Healthcare Costs Underestimated: Study

March 9, 2001 ( - Employers may be underestimating the total costs of employee health conditions by as much as 80%, according to a new study.

The study, released by the Integrated Benefits Institute (IBI), found that the costs of medical treatment made up less than 20% of the $1.24 billion in health-associated costs during the 30-month study period.  Lost productivity alone accounted for nearly $1 billion.

Cost differences among health plans are driven more by short-term disability wage replacement than by medical care payments.

Cost Components

Nine medical conditions account for three-fourths of all medical and disability costs, with musculoskeletal, cardiovascular and mental health combined accounting for nearly half.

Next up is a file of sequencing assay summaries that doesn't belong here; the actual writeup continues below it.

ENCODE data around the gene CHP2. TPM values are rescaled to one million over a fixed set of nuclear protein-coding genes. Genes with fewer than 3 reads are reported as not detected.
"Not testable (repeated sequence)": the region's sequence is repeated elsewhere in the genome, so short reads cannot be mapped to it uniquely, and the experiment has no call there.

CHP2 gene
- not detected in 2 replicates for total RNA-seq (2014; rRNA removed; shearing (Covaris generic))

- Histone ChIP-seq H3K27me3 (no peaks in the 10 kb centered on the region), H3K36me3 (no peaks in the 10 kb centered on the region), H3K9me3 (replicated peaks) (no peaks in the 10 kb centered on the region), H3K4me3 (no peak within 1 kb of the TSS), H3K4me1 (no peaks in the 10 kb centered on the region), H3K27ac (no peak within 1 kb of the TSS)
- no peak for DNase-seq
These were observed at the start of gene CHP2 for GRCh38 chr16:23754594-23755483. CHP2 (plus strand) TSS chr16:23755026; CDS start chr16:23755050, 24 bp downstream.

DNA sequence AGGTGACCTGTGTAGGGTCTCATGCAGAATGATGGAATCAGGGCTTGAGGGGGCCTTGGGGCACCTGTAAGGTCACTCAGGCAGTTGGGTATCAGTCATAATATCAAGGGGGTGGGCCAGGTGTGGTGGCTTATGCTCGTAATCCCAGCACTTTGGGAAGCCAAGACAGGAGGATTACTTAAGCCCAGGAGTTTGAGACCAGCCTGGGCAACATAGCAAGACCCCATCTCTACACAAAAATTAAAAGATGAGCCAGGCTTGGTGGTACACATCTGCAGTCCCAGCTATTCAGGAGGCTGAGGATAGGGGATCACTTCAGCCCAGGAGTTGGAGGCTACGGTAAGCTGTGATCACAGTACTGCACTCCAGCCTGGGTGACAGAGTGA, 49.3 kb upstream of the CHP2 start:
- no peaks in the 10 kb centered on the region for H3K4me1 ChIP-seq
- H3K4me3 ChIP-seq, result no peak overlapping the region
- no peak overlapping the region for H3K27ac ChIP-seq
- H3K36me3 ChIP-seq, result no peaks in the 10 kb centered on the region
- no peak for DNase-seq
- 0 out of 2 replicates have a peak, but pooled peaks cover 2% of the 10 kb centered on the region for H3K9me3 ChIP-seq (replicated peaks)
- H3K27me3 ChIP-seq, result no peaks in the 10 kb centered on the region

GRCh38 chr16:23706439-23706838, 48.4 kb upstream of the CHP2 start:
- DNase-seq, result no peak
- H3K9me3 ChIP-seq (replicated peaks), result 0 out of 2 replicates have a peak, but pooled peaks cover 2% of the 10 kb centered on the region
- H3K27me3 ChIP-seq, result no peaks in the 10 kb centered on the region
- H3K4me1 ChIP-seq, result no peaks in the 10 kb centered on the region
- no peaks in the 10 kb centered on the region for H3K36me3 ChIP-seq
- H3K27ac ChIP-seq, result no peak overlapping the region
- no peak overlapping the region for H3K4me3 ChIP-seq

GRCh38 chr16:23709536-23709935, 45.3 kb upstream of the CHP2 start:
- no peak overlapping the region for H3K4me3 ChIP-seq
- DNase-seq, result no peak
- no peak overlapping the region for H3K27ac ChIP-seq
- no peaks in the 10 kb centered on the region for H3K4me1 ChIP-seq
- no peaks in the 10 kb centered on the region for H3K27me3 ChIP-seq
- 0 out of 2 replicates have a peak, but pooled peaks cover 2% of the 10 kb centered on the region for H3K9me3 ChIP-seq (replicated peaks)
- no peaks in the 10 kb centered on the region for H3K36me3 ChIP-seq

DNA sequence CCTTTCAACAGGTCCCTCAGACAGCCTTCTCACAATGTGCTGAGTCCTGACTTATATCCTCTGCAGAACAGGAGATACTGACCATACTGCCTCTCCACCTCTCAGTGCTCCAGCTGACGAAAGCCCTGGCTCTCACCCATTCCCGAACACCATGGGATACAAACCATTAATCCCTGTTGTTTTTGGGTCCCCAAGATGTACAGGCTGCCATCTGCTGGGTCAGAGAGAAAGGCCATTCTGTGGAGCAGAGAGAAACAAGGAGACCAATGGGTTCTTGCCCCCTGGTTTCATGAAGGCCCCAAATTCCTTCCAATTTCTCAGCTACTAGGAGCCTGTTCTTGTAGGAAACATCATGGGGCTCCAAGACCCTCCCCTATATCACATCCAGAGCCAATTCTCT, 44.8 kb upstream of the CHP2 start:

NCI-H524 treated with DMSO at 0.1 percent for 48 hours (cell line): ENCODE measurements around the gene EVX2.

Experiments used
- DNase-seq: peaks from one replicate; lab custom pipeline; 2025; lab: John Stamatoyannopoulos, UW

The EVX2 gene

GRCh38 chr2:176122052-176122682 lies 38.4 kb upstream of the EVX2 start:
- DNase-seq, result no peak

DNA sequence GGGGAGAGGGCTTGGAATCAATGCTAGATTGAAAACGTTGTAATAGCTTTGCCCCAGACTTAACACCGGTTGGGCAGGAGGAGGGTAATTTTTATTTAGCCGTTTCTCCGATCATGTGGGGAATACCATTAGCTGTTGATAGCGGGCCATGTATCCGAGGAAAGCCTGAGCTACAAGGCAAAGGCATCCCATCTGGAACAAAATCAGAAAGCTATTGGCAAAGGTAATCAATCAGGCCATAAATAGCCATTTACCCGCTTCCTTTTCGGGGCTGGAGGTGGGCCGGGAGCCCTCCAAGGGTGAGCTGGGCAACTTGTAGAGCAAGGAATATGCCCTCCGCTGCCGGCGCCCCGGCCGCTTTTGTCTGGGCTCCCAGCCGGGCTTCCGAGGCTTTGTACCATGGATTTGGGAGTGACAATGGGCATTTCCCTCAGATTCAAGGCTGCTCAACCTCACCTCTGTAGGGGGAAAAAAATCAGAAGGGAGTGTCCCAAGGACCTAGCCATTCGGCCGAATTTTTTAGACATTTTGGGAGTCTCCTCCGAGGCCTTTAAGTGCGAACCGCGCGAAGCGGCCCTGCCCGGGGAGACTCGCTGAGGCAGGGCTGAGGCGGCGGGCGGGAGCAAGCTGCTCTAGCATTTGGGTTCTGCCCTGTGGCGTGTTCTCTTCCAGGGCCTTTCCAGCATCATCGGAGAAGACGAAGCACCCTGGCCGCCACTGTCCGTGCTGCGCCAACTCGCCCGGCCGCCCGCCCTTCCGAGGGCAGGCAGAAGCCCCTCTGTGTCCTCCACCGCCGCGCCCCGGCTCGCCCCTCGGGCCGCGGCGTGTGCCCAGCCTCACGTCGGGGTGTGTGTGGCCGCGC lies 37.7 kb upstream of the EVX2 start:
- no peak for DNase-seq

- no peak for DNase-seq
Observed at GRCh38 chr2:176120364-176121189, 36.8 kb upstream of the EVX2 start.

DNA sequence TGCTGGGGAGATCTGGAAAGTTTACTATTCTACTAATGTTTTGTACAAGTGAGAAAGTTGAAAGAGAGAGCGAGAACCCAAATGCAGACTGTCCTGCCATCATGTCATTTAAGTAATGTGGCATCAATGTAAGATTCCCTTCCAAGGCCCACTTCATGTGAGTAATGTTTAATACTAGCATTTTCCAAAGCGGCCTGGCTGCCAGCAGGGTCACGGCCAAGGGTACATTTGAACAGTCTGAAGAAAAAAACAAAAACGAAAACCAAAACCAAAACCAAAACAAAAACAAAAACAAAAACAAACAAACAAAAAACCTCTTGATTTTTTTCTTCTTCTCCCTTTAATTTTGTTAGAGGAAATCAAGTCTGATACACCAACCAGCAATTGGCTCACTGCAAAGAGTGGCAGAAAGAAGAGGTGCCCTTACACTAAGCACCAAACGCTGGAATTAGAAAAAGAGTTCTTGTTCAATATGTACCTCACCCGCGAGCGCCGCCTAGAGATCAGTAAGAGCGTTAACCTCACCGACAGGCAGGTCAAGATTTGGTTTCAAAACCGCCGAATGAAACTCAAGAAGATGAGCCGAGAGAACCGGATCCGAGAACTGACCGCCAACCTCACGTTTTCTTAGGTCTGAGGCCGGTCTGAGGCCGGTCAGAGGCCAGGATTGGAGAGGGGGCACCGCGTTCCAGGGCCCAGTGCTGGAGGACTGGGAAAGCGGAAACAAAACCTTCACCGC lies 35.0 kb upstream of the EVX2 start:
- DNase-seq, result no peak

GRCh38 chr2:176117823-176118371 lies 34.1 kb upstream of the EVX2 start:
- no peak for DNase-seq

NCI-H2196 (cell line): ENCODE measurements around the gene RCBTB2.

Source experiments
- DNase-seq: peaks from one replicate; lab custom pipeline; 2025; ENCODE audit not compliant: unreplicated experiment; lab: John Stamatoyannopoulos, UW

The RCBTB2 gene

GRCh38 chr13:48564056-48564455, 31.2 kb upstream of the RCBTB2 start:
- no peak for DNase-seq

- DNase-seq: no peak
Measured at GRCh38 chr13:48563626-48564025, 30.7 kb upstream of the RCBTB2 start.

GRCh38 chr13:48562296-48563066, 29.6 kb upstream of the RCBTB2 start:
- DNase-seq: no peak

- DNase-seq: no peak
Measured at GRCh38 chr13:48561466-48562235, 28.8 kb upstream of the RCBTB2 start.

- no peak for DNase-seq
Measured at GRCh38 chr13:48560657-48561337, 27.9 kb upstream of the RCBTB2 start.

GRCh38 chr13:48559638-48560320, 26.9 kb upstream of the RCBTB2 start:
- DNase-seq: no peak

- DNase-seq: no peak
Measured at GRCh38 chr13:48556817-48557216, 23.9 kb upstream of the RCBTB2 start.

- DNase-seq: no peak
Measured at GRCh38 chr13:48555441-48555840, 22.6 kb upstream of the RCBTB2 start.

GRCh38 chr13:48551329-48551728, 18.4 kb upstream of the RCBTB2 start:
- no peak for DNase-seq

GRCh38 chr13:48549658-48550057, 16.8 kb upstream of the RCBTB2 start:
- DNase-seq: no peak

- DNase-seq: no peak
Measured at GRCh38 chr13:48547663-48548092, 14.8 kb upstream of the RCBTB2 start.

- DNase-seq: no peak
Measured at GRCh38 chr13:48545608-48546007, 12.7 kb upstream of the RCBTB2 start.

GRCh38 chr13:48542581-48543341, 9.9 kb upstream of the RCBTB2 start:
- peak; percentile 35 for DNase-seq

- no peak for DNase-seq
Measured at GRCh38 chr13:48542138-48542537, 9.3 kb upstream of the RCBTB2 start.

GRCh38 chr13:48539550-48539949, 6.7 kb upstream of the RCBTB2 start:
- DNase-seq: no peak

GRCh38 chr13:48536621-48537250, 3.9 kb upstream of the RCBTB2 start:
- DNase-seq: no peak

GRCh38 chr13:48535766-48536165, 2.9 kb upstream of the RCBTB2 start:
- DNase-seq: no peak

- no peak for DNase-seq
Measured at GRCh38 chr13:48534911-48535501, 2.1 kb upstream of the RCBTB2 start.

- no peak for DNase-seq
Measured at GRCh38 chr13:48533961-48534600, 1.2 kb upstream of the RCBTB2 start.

Employees out on short-term disability represent only 11% of cases but account for more than half (53%) of total group health and short-term disability costs.

The research also noted that:

Total medical and disability costs differ significantly by health plan for the same medical condition, with employees covered by fee-for-service experiencing higher total medical/disability costs and longer disability durations than those treated by preferred provider network.  Total costs for:

  • mental health conditions averaged 22% higher
  • back and spine conditions were 18% higher, on average

IBI, in partnership with members CORE, INC. and The MEDSTAT Group, analyzed more than 300,000 group health and 32,000 related short-term disability episodes for a large Midwest manufacturer with 72,000 employees.